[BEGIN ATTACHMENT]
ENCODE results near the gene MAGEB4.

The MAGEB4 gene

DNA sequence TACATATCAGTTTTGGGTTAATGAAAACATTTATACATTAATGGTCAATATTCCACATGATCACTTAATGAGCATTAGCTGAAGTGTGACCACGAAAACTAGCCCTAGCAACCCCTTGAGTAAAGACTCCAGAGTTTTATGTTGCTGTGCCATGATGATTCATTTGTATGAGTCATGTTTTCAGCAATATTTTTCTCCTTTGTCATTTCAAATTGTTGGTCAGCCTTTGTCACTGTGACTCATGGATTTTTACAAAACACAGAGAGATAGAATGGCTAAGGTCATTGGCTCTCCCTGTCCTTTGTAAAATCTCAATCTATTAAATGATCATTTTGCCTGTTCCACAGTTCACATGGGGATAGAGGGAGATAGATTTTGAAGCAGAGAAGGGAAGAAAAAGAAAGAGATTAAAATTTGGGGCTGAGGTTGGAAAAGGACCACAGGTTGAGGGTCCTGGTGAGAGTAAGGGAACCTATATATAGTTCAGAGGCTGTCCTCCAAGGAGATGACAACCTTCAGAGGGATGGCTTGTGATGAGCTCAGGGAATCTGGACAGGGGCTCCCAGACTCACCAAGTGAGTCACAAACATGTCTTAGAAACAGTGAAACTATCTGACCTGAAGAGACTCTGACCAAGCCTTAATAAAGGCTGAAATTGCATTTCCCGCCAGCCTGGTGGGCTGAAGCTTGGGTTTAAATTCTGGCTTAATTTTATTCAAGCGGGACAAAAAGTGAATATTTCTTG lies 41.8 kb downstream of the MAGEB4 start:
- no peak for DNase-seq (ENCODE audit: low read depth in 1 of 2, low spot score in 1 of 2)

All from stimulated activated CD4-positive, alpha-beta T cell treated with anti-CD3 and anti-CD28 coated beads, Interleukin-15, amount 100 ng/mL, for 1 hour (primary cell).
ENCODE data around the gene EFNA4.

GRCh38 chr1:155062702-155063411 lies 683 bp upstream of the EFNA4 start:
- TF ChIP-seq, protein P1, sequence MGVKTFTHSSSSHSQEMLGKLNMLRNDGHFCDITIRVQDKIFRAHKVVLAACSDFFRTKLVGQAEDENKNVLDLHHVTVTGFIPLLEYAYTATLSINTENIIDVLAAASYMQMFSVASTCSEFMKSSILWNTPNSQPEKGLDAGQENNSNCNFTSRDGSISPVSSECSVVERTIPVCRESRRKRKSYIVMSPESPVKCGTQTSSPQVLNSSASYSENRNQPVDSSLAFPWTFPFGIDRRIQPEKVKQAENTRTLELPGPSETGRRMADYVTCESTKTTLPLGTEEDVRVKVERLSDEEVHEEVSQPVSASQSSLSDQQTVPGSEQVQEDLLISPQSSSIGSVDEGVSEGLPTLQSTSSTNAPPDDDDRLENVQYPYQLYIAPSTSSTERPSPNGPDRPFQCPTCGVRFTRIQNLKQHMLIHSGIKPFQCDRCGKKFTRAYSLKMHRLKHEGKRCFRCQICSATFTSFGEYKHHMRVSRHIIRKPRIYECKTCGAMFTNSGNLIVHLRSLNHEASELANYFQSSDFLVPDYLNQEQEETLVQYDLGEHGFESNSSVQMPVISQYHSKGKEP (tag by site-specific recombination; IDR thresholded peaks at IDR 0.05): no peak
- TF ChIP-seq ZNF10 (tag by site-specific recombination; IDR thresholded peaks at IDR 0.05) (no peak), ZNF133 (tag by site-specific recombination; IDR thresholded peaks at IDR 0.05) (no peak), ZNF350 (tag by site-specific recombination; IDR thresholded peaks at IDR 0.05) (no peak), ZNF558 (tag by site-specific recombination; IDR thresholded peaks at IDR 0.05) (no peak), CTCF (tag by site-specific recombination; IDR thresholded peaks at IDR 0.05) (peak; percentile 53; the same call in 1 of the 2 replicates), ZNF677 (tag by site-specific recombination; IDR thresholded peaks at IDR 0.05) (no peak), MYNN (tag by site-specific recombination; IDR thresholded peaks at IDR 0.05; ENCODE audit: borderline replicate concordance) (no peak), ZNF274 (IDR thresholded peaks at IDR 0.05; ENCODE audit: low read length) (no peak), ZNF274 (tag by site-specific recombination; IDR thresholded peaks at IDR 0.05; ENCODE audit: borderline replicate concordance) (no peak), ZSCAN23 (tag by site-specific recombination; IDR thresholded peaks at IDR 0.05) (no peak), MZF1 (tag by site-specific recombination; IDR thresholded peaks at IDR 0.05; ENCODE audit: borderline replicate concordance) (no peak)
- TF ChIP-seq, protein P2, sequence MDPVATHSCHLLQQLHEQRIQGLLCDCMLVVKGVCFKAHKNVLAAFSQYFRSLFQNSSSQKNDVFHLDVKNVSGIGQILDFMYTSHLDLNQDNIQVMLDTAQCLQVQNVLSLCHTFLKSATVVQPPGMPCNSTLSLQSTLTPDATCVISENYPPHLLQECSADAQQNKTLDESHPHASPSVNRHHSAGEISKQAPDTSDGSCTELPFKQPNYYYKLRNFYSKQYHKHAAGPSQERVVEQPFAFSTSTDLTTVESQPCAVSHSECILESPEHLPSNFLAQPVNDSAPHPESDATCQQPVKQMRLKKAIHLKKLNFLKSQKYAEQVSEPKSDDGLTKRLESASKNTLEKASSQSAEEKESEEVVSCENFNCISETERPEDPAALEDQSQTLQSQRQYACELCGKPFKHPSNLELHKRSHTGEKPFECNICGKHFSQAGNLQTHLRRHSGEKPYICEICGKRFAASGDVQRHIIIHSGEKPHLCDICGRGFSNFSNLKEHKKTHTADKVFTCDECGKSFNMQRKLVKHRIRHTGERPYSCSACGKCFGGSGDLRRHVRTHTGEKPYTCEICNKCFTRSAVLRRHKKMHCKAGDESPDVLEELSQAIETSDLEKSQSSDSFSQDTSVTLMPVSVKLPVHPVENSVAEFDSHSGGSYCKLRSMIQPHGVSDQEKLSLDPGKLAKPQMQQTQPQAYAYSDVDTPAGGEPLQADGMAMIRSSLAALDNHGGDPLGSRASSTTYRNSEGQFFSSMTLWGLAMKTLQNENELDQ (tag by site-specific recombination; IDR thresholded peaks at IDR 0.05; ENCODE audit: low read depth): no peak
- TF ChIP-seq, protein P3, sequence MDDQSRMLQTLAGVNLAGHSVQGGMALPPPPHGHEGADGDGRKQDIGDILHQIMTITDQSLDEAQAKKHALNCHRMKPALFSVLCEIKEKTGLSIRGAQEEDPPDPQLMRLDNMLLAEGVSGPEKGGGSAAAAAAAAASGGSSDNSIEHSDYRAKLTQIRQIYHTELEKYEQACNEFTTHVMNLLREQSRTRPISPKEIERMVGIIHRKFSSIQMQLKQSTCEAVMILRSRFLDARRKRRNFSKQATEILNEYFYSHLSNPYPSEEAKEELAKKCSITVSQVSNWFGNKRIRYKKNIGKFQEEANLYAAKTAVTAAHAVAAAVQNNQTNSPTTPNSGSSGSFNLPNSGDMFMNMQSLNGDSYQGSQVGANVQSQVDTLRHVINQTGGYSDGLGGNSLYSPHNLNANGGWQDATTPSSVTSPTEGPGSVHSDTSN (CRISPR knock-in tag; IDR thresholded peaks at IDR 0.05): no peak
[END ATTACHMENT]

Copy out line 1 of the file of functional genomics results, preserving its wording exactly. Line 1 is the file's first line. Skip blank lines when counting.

ENCODE results near the gene MAGEB4.